NACD Announces Climate Action Task Force

CONTACT: Sara Kangas, NACD Director of Communications
(202) 547-6223; sara-kangas[at]


April 22, 2021


WASHINGTON – Today, the National Association of Conservation Districts (NACD) announced the formation of a Climate Action Task Force to assess current and emerging climate policy opportunities and make recommendations to NACD’s leadership that utilize the technical knowledge and expertise of conservation districts as part of the U.S. solution to the global climate crisis.

“Conservation districts provide an invaluable service in all communities across the U.S. and stand ready to amplify the work yet to be done for the strength of our nation in three important areas: climate mitigation, wildfire preparedness and environmental services,” said NACD President Michael Crowder.

“We’ve known since the first conservation districts were created in the 1930’s that soil can be made healthy again,” he said. “It’s important to keep locally-led conservation at the forefront of U.S. climate mitigation efforts to set strong direction that also serves the needs of local communities.”

President Crowder selected NACD Immediate Past President Tim Palmer to lead the task force, which combines the unique experiences and perspectives of diverse, nationally leading conservation experts on natural resource systems, including cropland, grassland, forestry, tribal lands and urban agriculture, across all parts of the American landscape, to propose new ideas for how conservation districts and our partners can support communities in this area of increased need and opportunity.

NACD’s longstanding leadership in addressing soil health, embedded in the knowledge and expertise of its 3,000 conservation districts and the more than 17,000 women and men who serve on their governing boards, is needed now more than ever to make a positive impact on strategies to address the climate crisis. Conservation practices that are trusted and familiar to landowners can play a critical role in climate change mitigation and healthy farm, ranch, tribal and forestry economies.

“The task force members have a keen knowledge – from different perspectives – of how utilizing continuously refined and emerging practices can help our soils and ecosystems produce climate benefits,” Palmer said.

Members of the Climate Action Task Force include:

  • Dr. Mahdi M. Al-Kaisi, Professor of Soil Physics, Department of Agronomy, Iowa State University; American Society of Agronomy Fellow; Soil Science Society of America Fellow; and Soil and Water Conservation Society Fellow
  • Arthur “Butch” Blazer, former president, Mescalero Apache Tribe; former Deputy Under Secretary for Natural Resources and Environment; former New Mexico State Forester
  • Ryan Britt, Missouri farmer, NACD Board Member, National Conservation Foundation Next Generation Leadership Institute Member; Missouri Association of Soil and Water Conservation Districts President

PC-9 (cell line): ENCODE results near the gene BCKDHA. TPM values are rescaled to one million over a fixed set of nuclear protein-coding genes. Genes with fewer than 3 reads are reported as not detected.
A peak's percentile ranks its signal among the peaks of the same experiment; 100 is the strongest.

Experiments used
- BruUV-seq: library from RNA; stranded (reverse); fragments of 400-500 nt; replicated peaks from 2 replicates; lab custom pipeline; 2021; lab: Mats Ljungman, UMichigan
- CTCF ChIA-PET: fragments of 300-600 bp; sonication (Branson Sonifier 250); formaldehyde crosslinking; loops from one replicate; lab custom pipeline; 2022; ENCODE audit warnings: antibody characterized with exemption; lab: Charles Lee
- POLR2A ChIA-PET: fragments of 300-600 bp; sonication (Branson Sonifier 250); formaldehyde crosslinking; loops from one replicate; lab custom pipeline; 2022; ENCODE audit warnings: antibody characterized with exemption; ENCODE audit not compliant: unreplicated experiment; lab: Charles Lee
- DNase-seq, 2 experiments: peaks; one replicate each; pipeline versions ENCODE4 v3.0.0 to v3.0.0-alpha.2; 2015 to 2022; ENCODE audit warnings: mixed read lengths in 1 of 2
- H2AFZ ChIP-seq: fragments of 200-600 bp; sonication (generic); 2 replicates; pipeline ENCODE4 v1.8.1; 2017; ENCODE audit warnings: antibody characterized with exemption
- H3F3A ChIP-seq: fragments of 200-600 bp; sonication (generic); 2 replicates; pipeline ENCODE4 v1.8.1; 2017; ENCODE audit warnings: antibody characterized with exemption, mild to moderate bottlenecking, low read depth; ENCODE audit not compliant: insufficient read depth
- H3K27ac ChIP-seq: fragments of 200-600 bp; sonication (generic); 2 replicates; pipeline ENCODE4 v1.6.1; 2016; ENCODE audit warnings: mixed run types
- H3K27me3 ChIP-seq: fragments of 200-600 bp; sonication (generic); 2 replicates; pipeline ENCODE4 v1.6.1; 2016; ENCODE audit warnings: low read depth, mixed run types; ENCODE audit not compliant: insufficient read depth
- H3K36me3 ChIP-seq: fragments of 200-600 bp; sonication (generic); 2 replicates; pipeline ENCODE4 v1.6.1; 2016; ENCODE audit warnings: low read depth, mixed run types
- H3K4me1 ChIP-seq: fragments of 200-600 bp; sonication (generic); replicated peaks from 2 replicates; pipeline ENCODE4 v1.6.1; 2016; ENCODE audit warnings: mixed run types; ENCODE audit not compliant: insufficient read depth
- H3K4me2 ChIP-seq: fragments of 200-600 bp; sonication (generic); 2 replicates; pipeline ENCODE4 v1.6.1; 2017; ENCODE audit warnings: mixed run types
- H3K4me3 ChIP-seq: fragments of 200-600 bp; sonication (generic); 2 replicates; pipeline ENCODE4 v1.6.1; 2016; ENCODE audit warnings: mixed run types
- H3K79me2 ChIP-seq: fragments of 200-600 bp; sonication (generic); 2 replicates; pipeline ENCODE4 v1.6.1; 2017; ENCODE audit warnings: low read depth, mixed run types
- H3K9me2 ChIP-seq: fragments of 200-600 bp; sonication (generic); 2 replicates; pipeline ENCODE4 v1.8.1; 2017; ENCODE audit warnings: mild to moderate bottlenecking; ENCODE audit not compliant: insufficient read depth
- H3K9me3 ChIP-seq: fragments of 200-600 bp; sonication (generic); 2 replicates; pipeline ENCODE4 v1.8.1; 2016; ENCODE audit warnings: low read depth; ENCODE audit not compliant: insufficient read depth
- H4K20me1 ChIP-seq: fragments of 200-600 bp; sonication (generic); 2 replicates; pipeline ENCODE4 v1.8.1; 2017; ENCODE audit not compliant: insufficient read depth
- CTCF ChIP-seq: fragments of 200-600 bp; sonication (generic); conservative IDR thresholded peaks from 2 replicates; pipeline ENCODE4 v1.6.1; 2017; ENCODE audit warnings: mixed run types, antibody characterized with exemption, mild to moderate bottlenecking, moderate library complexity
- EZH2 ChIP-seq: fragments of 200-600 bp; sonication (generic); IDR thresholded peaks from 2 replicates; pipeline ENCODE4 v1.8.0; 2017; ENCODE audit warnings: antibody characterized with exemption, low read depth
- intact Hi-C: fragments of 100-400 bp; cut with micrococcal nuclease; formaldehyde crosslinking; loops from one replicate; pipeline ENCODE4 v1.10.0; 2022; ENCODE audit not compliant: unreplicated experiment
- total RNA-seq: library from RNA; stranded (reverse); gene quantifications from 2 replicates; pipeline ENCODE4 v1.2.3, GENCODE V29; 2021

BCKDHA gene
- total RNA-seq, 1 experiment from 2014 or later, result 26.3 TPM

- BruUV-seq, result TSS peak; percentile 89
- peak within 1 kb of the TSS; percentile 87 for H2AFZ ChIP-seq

• Jimmy Emmons, NACD Soil Health Champion, Dewey County Commissioner, Oklahoma; No-Till on the Plains Vice President; Leopold Conservation Award Winner
  • Joe Fox, National Association of State Foresters President and Arkansas State Forester
  • James Gulliford, former Administrator, EPA Region 7; former Soil and Water Conservation Society Executive Director
  • Leonard Jordan, former Natural Resources Conservation Service (NRCS) Acting Chief, Associate Chief for Conservation, Eastern Regional Conservationist, and State Conservationist in Ga., Wash.
  • Cindy Lair, Colorado Department of Agriculture, Conservation Services Division Director; former president, National Association of State Conservation Agencies
  • Ray McCormick, lifelong conservationist and 2010 Indiana Master Farmer
  • Tim Palmer, NACD Immediate Past President and Iowa farmer
  • Laura Wood Peterson, President, LWP Consulting
  • Dr. Victoria Reinhardt, Ramsey County Commissioner, St. Paul, Minn.; National Association of Counties; U.S. Environmental Protection Agency’s Local Government Advisory Committee; Chair of the Recycling Association of Minnesota
  • Dr. Karen Waldrop, Chief Conservation Officer for Ducks Unlimited, Inc.

Learn more about the task force on NACD’s website.


About the National Association of Conservation Districts:

The National Association of Conservation Districts is the nonprofit organization that represents the nation’s 3,000 conservation districts, their state and territory associations and the 17,000 men and women who serve on their governing boards. For more than 70 years, local conservation districts have worked with cooperating landowners and managers of private working lands to help them plan and apply effective conservation practices. For more information about NACD, visit:

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